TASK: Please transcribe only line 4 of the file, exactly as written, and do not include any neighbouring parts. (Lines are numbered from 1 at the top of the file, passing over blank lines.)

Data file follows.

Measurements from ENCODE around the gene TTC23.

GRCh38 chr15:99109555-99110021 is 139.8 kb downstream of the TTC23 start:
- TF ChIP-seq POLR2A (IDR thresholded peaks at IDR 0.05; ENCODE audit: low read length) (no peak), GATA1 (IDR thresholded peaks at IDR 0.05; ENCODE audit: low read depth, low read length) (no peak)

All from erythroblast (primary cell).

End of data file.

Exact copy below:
All from erythroblast (primary cell).